Top facebook2x Top email2x Email us Top search2x Basket Login Join
Home / Racing / Twin Spinnaker Pole System W11012
Home / Racing / Twin Spinnaker Pole System W11012

Twin Spinnaker Pole System W11012

Twin Spinnaker Pole System W11012

String launched with twin guys and twin sheets

Twin spinnaker pole arrangements have been used in various classes for a number of years. An early arrangement was used in Hornets and Scorpions in the 1980s and a push-out/manual twin pole system has been used by Merlin Rockets for about 20 years. A string launched pole is essentially one where the crew pulls on a control line to set the pole. The 505 class in particular was using string launched single ended poles through the 1980s to the early part of this century and around the mid-noughties sailors in Australia and the USA started working on string launched twin pole setups for the 505 to go along with their long poles and mega- spinnakers.

An interesting article was published on Sailing Anarchy a few years ago at http:// the-5o5-double-pole-system/ which shows the development of the systems to twin poles and twin guys. The advantage for the 505 is that it enables a wire to wire gybe to be completed successfully in windy conditions without the crew having to stand by the mast wrestling with the pole. The advantage of using twin guys/sheets over using the traditional twinning lines is that it is possible to pre-set the lazy guy so that as it becomes the new guy following a gybe it is no longer necessary to set and release the twinning lines (which takes time).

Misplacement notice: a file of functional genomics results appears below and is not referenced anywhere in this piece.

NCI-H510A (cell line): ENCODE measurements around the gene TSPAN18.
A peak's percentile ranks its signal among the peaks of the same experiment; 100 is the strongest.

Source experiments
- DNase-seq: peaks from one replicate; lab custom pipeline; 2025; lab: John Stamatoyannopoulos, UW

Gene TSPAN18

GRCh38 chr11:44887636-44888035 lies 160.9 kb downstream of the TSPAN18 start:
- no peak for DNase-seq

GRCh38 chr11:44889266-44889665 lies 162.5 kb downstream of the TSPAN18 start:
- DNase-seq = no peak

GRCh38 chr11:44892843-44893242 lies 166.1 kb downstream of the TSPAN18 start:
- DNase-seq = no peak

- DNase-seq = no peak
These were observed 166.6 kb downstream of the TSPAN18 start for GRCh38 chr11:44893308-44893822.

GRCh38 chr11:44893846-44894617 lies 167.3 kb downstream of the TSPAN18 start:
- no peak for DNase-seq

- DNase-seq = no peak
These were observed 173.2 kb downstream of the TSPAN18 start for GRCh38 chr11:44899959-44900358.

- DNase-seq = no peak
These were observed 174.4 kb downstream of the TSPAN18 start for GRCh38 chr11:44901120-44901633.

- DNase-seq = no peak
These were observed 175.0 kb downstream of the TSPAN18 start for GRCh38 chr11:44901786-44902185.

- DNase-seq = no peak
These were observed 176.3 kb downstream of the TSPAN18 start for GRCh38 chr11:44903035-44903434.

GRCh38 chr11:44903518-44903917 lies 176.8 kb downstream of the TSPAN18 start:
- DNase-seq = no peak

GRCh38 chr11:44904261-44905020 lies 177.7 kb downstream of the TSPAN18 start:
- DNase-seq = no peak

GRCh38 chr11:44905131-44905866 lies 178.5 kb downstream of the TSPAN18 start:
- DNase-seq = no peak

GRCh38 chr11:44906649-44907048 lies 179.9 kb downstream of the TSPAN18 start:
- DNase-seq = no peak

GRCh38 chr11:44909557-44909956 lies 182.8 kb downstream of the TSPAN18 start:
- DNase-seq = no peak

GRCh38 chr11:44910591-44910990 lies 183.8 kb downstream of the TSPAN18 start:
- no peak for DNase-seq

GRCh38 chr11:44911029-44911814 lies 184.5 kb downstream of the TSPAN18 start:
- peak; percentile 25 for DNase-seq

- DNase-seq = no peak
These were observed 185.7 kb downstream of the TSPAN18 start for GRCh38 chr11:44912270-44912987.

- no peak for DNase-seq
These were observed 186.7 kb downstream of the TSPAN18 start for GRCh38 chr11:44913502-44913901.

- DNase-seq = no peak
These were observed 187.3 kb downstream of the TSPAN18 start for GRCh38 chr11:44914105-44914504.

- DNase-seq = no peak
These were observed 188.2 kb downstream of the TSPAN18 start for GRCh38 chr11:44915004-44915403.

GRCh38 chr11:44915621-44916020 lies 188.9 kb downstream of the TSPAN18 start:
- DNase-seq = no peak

The Merlin Rocket class jumped on the string launched twin pole band wagon a few years ago. Because of their rig geometry they dont use twin sheets and guys; a non-overlapping jib helps. The advantage for the Merlin is that they have fine sections forward and often lady crews. String launching again means weight can be kept aft if necessary and it also helps the lighter crews. The Flying Fifteen has also adopted twin poles in some numbers in the last few years, using a system very similar to the 505.